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UBC Theses and Dissertations

Pupuh gambang : manuscript, melody, and music Adams, Jonathan Stuart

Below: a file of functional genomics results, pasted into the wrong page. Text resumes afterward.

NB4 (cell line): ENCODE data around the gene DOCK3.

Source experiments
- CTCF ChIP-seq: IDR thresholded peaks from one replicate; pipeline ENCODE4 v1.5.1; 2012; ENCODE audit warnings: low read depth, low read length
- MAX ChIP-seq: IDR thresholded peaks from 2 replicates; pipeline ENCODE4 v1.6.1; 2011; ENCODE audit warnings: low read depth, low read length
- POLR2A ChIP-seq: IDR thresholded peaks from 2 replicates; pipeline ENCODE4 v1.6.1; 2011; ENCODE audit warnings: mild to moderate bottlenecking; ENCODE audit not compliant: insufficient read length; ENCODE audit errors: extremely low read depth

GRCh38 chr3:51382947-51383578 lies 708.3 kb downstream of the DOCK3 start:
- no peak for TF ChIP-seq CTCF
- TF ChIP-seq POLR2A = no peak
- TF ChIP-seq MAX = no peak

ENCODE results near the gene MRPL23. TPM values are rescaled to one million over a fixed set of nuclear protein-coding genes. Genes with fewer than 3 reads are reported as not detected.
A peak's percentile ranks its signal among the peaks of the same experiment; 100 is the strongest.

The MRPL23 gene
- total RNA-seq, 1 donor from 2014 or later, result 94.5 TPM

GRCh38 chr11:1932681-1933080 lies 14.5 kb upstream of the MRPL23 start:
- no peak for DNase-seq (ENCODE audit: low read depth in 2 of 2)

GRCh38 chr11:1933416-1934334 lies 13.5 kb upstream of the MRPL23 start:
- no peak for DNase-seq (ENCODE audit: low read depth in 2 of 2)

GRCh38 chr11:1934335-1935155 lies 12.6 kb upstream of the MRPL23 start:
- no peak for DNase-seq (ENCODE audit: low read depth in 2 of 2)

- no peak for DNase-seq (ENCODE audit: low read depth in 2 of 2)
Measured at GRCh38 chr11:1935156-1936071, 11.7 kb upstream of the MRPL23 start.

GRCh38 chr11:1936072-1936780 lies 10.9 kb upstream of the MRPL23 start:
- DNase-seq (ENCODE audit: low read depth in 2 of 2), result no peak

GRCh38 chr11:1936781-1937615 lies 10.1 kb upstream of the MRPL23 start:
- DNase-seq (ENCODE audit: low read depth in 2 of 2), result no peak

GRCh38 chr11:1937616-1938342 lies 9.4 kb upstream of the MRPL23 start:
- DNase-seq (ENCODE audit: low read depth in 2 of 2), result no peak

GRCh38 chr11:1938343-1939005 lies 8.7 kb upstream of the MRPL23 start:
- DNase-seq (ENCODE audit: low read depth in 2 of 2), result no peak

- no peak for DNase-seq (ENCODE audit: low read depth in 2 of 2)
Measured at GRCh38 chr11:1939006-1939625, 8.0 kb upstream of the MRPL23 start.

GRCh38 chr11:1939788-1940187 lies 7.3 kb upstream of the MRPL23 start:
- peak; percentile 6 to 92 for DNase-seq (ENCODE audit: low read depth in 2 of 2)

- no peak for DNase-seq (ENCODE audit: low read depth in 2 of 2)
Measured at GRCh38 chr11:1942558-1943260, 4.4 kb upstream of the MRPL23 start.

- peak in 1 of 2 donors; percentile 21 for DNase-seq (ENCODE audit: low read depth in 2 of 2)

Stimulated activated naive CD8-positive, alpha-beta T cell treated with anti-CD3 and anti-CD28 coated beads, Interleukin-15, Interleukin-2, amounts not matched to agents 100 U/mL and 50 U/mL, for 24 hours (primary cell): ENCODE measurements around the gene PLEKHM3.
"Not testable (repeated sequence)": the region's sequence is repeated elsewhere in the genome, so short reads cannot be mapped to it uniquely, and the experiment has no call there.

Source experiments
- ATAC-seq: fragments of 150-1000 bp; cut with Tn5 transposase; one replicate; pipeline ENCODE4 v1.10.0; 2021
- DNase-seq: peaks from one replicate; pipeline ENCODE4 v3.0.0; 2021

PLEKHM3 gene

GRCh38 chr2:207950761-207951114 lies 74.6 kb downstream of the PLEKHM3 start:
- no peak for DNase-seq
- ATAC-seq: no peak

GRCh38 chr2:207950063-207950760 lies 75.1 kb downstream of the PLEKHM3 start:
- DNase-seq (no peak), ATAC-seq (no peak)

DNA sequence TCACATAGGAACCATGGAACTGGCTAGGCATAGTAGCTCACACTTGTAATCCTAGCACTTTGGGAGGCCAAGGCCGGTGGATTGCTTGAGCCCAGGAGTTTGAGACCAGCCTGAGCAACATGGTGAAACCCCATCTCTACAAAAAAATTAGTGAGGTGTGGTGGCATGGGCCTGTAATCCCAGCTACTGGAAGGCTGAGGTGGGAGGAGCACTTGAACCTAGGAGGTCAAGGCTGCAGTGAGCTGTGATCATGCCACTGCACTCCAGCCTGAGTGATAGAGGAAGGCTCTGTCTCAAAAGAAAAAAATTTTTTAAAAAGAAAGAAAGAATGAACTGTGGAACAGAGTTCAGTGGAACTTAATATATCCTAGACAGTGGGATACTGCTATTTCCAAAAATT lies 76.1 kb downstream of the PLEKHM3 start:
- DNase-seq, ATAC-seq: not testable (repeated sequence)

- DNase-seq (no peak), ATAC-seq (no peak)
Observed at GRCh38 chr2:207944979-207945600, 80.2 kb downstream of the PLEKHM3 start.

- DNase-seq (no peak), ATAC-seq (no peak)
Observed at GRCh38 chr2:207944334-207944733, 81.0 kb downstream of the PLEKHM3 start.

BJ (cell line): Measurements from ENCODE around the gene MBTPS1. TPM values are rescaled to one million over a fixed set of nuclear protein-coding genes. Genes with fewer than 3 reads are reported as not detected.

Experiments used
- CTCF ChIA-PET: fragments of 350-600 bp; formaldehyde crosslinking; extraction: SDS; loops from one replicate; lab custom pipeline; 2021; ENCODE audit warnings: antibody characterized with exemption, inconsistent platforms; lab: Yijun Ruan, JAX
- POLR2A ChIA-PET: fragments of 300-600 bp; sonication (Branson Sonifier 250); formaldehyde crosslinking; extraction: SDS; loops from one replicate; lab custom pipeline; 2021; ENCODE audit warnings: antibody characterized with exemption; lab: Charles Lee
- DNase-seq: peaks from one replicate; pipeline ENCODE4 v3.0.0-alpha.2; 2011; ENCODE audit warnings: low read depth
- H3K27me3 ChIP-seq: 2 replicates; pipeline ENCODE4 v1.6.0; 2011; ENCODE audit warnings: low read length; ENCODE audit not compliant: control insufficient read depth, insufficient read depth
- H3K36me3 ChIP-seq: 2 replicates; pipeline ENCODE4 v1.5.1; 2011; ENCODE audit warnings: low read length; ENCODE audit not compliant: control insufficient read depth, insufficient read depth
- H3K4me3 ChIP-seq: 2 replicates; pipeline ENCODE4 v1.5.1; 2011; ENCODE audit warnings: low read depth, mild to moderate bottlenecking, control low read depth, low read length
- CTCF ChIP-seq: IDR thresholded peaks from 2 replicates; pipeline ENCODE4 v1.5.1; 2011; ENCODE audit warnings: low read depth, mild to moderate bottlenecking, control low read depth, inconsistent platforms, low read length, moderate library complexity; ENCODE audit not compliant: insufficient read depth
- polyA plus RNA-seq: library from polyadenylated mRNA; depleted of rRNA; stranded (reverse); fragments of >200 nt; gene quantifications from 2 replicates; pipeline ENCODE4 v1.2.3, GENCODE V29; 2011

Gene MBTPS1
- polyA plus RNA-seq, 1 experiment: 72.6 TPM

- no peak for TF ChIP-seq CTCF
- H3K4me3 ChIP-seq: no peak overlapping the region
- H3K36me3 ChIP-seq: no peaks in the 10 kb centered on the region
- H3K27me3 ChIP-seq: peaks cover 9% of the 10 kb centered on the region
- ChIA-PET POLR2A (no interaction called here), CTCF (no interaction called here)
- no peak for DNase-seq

This dissertation sheds light on music connecting over one hundred gambang ensembles on the island of Bali today. Although the people, communities, and ideas that these ensembles are entangled with are as diverse as they are many, the melodies they perform connect in a rich and vibrant musical past. Drawing on a combination of epigraphical, archaeological, ethnographic, and musicological data, as well as earlier scholarship, this study advances our understanding of gambang music and brings attention to features often neglected in discourses that underestimate its role in Bali’s past. This involves engaging earlier studies, juxtaposing them, and then weighing the results against my own experiences, data collected during fieldwork, and careful analyses. At the center of this effort are notated melodies played by gambang ensembles that exhibit signs of a former entanglement with indigenous Javano-Balinese poetry called kidung. Evidence suggests these melodies, called pupuh gambang, emerged from interactions between literary pursuits, singing, and instrumental music several centuries ago. It also suggests they were created by literati associated with Balinese nobility. Earlier attempts to situate this music within a broader pan-Balinese music history and shed light on its relationship with kidung prosody have been hindered by misdirected speculations, variation in notated melodies across manuscripts, and presumptions about the melodic contours the notation prescribes. Based on a four-year field study and subsequent analyses of recordings and notation, this dissertation critically engages prior scholarship, providing nuance to earlier characterizations of gambang music that have inhibited deeper inquiries into its origins and relationship with indigenous poetry and singing.

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